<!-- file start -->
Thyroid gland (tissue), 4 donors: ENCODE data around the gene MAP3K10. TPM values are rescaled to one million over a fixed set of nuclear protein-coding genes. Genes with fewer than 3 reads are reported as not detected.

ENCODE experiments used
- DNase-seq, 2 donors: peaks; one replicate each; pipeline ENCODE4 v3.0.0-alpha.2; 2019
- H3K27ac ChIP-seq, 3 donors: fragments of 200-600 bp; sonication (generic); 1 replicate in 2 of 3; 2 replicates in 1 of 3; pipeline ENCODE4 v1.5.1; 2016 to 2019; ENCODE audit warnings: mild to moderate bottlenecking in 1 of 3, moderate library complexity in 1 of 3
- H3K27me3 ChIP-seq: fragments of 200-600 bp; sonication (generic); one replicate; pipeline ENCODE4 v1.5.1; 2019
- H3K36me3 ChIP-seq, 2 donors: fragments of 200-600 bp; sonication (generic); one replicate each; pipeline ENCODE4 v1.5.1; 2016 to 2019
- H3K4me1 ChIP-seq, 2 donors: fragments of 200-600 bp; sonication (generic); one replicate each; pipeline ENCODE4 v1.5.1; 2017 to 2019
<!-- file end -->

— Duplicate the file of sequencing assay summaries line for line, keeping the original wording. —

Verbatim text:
Thyroid gland (tissue), 4 donors: ENCODE data around the gene MAP3K10. TPM values are rescaled to one million over a fixed set of nuclear protein-coding genes. Genes with fewer than 3 reads are reported as not detected.

ENCODE experiments used
- DNase-seq, 2 donors: peaks; one replicate each; pipeline ENCODE4 v3.0.0-alpha.2; 2019
- H3K27ac ChIP-seq, 3 donors: fragments of 200-600 bp; sonication (generic); 1 replicate in 2 of 3; 2 replicates in 1 of 3; pipeline ENCODE4 v1.5.1; 2016 to 2019; ENCODE audit warnings: mild to moderate bottlenecking in 1 of 3, moderate library complexity in 1 of 3
- H3K27me3 ChIP-seq: fragments of 200-600 bp; sonication (generic); one replicate; pipeline ENCODE4 v1.5.1; 2019
- H3K36me3 ChIP-seq, 2 donors: fragments of 200-600 bp; sonication (generic); one replicate each; pipeline ENCODE4 v1.5.1; 2016 to 2019
- H3K4me1 ChIP-seq, 2 donors: fragments of 200-600 bp; sonication (generic); one replicate each; pipeline ENCODE4 v1.5.1; 2017 to 2019